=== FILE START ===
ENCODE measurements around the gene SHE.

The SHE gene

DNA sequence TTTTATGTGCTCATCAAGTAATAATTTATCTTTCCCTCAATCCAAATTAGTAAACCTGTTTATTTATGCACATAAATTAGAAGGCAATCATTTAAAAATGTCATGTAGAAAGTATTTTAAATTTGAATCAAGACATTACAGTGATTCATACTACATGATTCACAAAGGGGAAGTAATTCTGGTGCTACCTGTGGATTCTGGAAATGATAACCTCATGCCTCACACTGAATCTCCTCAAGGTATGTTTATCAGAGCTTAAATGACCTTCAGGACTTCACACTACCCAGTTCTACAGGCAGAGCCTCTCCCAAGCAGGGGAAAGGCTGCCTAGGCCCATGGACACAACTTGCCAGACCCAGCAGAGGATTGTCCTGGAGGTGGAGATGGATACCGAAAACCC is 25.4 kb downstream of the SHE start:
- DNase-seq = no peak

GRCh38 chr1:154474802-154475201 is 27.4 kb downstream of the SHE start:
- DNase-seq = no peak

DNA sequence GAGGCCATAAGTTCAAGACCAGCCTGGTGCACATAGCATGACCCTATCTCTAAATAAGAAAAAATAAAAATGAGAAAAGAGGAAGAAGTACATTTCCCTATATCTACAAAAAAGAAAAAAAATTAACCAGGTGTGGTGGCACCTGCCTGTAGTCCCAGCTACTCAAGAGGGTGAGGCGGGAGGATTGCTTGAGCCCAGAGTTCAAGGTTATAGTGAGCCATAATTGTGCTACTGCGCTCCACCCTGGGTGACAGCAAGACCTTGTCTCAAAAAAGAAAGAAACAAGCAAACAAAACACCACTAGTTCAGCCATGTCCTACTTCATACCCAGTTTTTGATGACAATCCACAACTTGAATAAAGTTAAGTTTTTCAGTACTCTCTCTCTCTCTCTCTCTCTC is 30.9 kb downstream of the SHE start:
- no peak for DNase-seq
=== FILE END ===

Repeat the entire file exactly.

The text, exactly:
ENCODE measurements around the gene SHE.

The SHE gene

DNA sequence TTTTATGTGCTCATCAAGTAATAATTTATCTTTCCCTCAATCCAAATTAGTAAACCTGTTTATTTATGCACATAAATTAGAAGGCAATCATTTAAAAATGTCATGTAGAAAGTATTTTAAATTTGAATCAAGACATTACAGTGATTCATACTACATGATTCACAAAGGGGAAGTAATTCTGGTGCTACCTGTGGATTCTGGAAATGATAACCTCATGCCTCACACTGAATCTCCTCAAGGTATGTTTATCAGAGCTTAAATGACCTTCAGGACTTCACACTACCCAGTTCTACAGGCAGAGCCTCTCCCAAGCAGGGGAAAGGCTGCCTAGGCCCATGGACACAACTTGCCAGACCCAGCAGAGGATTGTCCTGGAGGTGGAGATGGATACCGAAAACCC is 25.4 kb downstream of the SHE start:
- DNase-seq = no peak

GRCh38 chr1:154474802-154475201 is 27.4 kb downstream of the SHE start:
- DNase-seq = no peak

DNA sequence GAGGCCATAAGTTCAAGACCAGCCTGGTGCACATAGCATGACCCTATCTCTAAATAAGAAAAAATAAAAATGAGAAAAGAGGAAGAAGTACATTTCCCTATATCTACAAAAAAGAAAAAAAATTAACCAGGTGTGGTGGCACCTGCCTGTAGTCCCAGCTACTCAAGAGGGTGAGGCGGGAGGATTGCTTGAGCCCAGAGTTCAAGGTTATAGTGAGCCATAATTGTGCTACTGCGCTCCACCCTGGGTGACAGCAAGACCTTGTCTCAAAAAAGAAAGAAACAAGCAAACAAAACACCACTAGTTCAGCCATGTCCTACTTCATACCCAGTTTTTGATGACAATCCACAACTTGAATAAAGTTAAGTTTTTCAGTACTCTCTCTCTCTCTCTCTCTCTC is 30.9 kb downstream of the SHE start:
- no peak for DNase-seq